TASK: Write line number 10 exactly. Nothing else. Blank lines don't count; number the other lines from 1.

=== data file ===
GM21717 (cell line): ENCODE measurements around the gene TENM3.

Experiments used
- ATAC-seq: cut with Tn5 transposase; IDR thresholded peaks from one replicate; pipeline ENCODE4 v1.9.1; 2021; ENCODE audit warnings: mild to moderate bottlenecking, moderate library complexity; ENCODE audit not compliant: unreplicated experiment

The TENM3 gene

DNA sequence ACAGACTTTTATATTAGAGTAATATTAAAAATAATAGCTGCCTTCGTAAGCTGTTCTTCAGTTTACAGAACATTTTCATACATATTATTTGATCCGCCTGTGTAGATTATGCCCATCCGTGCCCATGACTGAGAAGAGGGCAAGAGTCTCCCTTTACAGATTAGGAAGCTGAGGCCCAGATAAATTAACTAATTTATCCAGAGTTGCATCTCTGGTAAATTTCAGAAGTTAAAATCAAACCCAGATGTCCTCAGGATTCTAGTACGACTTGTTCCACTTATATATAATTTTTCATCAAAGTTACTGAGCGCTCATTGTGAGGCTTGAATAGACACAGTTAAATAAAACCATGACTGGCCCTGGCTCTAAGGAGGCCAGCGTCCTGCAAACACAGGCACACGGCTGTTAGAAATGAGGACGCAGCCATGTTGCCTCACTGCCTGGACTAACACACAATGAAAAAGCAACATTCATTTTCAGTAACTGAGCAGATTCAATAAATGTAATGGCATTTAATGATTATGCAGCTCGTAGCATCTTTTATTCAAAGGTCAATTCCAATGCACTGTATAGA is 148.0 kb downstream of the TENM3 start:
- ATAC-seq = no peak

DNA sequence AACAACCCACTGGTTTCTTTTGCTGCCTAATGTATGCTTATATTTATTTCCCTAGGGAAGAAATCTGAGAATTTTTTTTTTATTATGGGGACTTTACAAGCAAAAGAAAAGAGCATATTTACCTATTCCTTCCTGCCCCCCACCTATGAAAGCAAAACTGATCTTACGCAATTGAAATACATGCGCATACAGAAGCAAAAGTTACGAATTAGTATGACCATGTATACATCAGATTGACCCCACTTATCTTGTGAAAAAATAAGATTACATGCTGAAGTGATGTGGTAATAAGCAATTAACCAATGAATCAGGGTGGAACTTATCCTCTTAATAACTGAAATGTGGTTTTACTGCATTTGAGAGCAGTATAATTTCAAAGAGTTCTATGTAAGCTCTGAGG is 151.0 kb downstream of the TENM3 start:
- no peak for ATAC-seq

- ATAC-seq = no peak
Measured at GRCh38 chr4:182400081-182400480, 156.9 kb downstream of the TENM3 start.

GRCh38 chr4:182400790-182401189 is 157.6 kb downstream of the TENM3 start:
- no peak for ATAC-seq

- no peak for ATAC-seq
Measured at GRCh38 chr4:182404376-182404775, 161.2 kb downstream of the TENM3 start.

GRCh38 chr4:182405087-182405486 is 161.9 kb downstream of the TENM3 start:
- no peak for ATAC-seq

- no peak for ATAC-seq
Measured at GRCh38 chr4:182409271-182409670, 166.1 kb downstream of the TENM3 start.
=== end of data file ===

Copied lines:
Measured at GRCh38 chr4:182400081-182400480, 156.9 kb downstream of the TENM3 start.